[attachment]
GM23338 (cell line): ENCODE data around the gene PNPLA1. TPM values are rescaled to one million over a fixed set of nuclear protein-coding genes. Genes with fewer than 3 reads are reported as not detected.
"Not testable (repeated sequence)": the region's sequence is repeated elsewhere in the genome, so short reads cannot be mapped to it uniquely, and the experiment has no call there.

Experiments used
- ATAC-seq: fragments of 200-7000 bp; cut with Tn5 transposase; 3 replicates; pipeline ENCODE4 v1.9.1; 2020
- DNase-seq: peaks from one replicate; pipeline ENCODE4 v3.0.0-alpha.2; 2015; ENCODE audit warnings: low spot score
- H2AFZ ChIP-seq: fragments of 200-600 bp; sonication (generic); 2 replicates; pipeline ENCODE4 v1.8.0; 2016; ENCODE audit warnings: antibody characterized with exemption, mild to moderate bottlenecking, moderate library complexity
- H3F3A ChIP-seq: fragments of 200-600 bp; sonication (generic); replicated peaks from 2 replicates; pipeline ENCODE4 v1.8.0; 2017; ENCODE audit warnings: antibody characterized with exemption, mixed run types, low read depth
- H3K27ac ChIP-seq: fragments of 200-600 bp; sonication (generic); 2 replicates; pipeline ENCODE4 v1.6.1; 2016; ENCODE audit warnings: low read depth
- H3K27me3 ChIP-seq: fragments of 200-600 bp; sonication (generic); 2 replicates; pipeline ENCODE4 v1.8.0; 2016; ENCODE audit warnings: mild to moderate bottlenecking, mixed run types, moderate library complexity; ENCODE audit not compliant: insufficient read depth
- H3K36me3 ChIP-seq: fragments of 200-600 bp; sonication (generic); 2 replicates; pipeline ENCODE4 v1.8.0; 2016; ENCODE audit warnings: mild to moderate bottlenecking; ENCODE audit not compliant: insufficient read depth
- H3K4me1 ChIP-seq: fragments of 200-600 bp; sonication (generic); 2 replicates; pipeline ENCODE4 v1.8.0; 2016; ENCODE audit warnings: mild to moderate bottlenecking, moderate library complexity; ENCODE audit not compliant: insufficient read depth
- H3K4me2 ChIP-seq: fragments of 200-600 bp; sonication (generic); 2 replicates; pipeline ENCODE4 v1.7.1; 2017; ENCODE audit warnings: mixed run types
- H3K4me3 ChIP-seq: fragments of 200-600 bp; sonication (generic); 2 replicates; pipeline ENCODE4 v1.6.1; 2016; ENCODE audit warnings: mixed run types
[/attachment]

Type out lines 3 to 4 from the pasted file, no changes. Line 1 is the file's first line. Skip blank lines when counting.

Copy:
Experiments used
- ATAC-seq: fragments of 200-7000 bp; cut with Tn5 transposase; 3 replicates; pipeline ENCODE4 v1.9.1; 2020